Question: Dear Luise: I’m in desparate need of deliverance from negative thinking about my husband’s senility and my role as caregiver. I am not a sweetness and light type but I’m doing my best in a far from positive environment. He is in his late eighties and can’t remember anything on a short-term basis. He asks me what day it is and a few minutes he asks me what day it is. He doesn’t know when he has bathed or if he has eaten. Yet, in the “now” when we have a conversation, he is very present and capable of being both interactive and contributive. I take him out and it takes him so long to eat, I think I will go crazy, and when he goes into a public bathroom, he stays so long, other people pile up at the door if there is only one uni-john. That’s very common in the small town where we live. I try so hard to imagine how I will feel when it’s my turn…(I’m sixteen years younger). And I promise myself I will be patient and kind. Lots of the time I am, but not always. Help! May
Answer: Dear May: First of all I want to emphasize that you need to get help before you can find deliverance from negative thinking. You are in a very difficult situation. You just can’t do it 24/7. If you have no relatives to spare you, there are day-care centers in lots of towns and part-time caregivers you can hire or that come for free for low-income people. Arranging time off for your self is number one, get on it…right now.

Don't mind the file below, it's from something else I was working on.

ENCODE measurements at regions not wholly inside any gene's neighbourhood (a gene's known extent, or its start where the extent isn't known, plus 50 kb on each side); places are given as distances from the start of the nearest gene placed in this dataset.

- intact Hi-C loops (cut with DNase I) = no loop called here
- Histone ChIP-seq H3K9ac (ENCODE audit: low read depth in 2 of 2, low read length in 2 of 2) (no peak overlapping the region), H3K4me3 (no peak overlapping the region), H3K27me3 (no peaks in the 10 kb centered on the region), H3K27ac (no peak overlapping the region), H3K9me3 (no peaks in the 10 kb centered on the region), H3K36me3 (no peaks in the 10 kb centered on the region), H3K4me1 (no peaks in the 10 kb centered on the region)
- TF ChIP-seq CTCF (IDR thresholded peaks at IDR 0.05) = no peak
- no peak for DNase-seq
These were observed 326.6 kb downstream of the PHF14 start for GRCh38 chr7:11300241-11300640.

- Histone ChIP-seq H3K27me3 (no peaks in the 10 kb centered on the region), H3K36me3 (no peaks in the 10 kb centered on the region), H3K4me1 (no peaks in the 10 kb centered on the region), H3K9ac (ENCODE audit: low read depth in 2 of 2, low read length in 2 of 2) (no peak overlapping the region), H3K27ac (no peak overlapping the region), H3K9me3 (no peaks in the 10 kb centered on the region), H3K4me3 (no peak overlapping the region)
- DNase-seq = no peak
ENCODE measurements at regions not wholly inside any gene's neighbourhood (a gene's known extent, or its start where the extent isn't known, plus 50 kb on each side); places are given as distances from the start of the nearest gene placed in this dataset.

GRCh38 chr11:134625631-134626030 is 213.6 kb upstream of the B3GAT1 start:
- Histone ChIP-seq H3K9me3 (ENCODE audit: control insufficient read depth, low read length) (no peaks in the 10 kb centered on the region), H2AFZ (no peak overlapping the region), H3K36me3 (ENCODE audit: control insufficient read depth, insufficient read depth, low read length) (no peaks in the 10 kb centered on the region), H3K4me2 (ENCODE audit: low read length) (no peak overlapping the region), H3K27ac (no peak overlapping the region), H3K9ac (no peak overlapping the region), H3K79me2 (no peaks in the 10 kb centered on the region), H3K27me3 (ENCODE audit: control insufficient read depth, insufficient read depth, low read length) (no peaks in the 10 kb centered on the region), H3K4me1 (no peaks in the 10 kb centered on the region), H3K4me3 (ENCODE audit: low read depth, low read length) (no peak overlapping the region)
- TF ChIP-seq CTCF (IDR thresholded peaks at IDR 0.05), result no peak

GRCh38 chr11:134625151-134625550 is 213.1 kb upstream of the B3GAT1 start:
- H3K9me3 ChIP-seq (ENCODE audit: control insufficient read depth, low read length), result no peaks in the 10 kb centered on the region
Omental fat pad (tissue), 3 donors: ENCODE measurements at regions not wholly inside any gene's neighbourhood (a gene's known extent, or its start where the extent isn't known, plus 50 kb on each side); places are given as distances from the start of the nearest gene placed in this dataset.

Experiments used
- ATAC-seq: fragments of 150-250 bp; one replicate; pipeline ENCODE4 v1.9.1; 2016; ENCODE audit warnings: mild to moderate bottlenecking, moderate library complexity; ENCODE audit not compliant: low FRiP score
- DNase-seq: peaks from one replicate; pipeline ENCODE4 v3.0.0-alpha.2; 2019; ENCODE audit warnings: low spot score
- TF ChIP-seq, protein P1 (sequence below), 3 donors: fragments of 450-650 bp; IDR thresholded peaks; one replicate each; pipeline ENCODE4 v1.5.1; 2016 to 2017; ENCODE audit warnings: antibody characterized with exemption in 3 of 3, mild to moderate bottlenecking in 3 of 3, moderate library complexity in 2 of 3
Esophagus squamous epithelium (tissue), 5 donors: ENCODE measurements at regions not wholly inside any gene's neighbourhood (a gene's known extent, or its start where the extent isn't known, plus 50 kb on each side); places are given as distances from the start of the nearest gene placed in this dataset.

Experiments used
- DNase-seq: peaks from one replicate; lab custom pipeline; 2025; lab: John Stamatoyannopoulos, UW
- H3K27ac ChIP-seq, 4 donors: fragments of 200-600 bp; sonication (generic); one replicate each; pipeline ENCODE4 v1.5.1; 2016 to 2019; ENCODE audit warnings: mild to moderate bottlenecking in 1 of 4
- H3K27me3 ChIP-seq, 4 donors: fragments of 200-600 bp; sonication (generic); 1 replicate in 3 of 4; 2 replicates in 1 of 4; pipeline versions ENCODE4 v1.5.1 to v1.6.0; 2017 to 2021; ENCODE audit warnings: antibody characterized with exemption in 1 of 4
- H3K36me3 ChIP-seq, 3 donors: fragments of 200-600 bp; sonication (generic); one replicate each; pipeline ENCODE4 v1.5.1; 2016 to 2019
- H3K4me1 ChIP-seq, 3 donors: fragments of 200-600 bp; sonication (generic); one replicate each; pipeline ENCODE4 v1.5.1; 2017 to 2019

I read something recently that states that many aging patients outlive their live-in caregivers. Don’t let that happen to you. I live in a retirement center where I often see such martyrdom evident. There’s an ethic that says, “I promised to be all and do all ‘til death us do part.” No one can be all and do all, indefinitely, and survive.
There are support groups out there as well as private counseling. Go looking for professional help with your situation. It’s normal to sometimes get angry and feel put-upon and to fall into a vat of guilt as a result. Talk to others who are in the same boat. Your best is not supposed to be perfection. Not even close! Remind yourself of that on a regular basis. And your best can fluctuate. There are good days and bad for both of you. The way our minister once put it is that it’s normal to want to push someone off a cliff, it’s just not normal or acceptable to do it! I found his attitude very refreshing.
You are asking for help with deliverance from negative thinking, when what you need is help with a situation that has many, very real, negative factors. You are wonderful to be providing the care you offer, and you matter…a lot. Be kind to yourself, first and foremost, and you will find positive thoughts will return. Blessings, Luise